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    Competitive Watch: Family Dollar To Offer More Groceries

    Discount chain wants to be destination for consumers' fill-in shopping trips.

    MATTHEWS, N.C. -- In an effort to carve out a niche as a "neighborhood convenience store without the convenience-store prices," discount chain Family Dollar Stores Inc. announced plans to substantially expand the food offering in its stores in the coming fiscal year, and begin installing machines capable of accepting food stamps.

    "To better meet our customers' frequent fill-in food-shopping trip needs, we intend to continue to enhance our food strategy," said Howard R. Levine, chairman and CEO of the Matthews, N.C.-based chain. Its grocery programs, among other initiatives, helped to improve sales for the fourth quarter and full fiscal year 2006.

    Among the food-related plans for the year ahead are:
    -- Expanding its cooler program to an additional 1,000 stores,
    -- Increasing its food assortment in approximately 1,300 stores, and
    -- Accepting food stamps in approximately 750 stores by the end of the year.

    The announcements came during a conference call during which Family Dollar officials said profits were $38.8 million in the fourth quarter ending Aug. 26, an increase of 33 percent over the same period last year. Sales rose 10.3 percent to almost $1.6 billion. The earnings, at 26 cents per share, beat Wall Street expectations of 23 cents, according to a Thomson poll of 19 analysts. The company attributed the increases to sales of food, apparel and electronics, including prepaid cellular phones and services.

    Although its customers have little disposable income, Family Dollar wants them spending a bigger share of that income at its stores. The strategy seems to be working. Family Dollar isn't seeing more customers, but its profits are going up because its shoppers are spending more per trip, the Charlotte Observer reported.

    Family Dollar officials said the upcoming changes are part of a plan that began two years ago to sell more groceries in its stores. While food generally has low profit margins compared with such products as apparel and house decorations, people buy food more often and it gets them in the door to explore other products, such as prepaid phones and clothing, said Stephanie Hoff, a retail analyst with Edward Jones.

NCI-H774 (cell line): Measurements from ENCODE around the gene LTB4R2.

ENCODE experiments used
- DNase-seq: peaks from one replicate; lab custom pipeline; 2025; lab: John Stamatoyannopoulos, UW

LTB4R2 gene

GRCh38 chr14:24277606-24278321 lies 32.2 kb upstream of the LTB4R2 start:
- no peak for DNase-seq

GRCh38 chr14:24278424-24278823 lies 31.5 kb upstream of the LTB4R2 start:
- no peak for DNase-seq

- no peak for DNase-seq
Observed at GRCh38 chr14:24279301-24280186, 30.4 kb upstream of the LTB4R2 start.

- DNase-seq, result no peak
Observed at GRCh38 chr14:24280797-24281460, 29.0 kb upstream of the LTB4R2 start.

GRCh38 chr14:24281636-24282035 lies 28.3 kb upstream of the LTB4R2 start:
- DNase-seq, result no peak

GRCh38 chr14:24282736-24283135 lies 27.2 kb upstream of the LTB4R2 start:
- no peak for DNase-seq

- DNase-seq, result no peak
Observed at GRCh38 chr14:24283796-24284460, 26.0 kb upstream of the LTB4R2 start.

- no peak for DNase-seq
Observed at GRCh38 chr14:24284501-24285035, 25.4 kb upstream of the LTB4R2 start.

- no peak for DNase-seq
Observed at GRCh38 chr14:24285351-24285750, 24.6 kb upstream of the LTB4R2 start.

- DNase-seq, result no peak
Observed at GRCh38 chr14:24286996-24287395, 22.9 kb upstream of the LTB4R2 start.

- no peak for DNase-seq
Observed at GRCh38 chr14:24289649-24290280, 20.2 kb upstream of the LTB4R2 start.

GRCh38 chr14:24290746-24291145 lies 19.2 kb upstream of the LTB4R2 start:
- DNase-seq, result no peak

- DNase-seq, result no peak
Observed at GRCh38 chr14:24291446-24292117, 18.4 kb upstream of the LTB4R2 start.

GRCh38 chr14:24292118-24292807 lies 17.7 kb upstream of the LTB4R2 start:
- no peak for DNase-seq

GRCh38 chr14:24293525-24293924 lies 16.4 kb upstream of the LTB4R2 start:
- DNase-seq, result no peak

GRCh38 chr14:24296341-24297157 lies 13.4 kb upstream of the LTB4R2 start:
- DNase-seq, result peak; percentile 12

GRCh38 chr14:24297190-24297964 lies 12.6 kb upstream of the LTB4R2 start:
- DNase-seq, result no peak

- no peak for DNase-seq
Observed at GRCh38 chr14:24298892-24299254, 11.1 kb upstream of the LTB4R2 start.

"What they're doing is to think a little out of the box as far as what dollar stores have traditionally sold," Hoff told the Charlotte Observer. "They're offering products that they think will be valuable, and obviously that's been wildly successful."

    Family Dollar spokeswoman Kiley Rawlins said accepting food stamps will increase food sales even more because many of the company's customers can only afford to buy groceries using the food cards, the newspaper said. "By not accepting food stamps, that's a whole transaction we've been missing," she said.

    Family Dollar is working to set itself apart from other companies, such as Wal-Mart, that are capturing a growing share of spending among low-income consumers.

    Levine said the company tries to choose neighborhood locations that are easy for customers to get to. "We want to create a shopping environment that allows our customers easy access where they can park right in front of the store and get in and out, yet still enjoy a competitive pricing environment," he said. "Customers have fixed on that, and that niche is one we've been able to grow up."

    The chain said it will also, in line with its ongoing Urban Initiative, continue to focus on driving better returns in existing Urban Initiative markets, begin to test price optimization and experiment with new store layouts.

    Family Dollar aims to open approximately 400 stores in fiscal 2007. It currently operates more than 6,100 stores in 44 states, ranging northwest to Idaho, northeast to Maine, southeast to Florida, and southwest to Arizona.

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